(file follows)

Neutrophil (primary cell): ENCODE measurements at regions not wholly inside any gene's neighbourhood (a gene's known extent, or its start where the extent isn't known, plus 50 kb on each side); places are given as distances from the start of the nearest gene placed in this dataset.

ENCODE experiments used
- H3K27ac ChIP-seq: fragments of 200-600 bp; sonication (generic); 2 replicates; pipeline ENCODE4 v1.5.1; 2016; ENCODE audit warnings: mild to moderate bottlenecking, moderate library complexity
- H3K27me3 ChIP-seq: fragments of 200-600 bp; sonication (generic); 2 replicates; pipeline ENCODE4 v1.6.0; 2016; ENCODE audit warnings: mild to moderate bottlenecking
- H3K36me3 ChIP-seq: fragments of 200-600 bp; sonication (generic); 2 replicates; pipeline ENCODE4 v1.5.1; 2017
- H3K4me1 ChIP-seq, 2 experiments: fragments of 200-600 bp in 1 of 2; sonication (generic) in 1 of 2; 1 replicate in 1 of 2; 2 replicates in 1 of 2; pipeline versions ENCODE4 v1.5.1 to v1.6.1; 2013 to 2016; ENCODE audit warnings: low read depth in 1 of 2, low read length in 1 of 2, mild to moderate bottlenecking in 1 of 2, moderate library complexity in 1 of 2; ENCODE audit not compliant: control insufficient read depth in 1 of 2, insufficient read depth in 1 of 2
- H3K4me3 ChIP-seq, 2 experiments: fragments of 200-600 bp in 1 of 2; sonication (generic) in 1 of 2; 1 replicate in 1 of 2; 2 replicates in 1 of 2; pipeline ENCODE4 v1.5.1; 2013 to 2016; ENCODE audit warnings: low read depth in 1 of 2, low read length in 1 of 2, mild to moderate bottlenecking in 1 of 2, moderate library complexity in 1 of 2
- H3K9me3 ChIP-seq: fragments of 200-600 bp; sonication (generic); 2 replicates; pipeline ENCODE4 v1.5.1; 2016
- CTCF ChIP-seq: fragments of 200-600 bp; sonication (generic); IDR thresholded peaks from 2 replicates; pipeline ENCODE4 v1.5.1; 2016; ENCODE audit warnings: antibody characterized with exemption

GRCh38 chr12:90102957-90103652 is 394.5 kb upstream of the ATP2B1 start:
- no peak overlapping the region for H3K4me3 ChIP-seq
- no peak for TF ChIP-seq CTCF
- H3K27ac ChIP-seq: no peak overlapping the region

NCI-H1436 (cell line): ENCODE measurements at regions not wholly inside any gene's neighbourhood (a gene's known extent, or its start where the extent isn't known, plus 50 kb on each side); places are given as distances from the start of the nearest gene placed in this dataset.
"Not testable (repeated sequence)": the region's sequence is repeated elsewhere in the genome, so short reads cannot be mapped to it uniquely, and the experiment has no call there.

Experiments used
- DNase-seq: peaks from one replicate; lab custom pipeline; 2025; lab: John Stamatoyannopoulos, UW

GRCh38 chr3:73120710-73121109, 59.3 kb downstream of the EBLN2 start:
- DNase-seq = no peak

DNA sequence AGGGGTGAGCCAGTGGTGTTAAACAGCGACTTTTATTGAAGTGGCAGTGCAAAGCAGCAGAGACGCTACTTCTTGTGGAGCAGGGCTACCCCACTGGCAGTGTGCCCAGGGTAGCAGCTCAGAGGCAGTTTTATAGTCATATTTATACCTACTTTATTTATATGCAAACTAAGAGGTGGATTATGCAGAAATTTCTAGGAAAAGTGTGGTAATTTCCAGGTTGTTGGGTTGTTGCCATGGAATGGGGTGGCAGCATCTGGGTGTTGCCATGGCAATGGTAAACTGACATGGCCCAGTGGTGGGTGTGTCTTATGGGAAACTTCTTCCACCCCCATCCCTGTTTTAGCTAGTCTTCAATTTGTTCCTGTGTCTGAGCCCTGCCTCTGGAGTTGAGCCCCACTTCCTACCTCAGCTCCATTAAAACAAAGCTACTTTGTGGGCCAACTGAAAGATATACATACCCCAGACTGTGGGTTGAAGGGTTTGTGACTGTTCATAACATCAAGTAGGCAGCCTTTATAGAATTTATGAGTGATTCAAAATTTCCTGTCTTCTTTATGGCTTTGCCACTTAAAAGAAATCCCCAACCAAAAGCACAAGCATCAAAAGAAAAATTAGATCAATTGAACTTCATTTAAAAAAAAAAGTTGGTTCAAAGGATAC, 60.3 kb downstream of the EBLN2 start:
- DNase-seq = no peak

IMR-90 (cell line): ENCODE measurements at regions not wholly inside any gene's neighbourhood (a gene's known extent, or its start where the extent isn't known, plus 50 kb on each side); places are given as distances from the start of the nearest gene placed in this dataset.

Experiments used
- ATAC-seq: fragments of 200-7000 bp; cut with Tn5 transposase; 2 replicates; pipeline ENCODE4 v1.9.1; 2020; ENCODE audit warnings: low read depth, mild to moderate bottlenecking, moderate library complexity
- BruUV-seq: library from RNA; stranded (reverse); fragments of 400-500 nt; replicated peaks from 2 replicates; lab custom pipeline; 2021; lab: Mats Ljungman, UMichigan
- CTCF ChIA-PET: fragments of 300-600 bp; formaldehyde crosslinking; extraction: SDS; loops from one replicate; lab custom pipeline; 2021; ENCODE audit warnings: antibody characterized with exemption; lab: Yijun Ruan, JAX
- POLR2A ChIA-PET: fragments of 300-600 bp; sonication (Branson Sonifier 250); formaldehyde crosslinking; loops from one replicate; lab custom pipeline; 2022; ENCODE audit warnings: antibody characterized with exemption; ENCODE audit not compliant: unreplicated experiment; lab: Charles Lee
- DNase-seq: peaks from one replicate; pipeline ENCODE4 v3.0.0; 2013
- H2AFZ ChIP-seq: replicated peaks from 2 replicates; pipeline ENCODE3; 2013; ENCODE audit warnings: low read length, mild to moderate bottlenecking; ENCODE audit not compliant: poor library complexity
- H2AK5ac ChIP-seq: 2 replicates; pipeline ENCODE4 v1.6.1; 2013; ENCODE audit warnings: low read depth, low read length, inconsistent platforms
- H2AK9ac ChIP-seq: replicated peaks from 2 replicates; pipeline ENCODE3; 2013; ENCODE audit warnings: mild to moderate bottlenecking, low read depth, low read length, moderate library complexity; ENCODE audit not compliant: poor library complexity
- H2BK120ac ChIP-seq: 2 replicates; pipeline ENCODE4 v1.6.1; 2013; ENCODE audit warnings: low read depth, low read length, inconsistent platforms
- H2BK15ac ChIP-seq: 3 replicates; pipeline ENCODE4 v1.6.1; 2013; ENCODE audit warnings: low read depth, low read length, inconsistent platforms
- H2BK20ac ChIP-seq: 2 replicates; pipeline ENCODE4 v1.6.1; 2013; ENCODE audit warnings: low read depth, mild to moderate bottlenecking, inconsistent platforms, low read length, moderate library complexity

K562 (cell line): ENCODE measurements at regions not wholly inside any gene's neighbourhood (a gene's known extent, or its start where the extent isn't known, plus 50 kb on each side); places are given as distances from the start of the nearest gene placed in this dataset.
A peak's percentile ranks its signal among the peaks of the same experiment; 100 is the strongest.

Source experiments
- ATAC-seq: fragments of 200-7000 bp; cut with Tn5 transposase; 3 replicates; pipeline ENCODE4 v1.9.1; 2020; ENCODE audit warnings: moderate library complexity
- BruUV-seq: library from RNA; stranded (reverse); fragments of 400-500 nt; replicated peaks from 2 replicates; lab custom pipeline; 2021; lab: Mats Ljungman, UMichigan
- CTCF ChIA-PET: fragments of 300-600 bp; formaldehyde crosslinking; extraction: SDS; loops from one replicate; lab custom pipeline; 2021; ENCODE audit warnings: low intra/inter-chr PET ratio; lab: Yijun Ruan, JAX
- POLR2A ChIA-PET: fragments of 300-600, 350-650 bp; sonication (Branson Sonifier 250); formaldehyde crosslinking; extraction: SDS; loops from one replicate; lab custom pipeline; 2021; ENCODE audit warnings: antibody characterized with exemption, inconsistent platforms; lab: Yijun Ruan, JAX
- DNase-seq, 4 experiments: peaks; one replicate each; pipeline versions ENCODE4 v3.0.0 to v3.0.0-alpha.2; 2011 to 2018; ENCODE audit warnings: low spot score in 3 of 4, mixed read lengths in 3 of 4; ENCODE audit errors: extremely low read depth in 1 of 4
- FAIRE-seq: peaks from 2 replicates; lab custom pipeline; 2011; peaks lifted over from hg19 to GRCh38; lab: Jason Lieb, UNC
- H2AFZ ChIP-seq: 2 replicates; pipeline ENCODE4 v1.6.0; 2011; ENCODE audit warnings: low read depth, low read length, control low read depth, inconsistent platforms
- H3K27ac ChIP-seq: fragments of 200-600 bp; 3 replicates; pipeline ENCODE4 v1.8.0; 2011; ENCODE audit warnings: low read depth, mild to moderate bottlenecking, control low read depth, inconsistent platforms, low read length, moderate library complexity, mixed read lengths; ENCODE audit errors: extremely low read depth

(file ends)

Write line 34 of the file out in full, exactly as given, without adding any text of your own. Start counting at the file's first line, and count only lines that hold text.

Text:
- H2BK20ac ChIP-seq: 2 replicates; pipeline ENCODE4 v1.6.1; 2013; ENCODE audit warnings: low read depth, mild to moderate bottlenecking, inconsistent platforms, low read length, moderate library complexity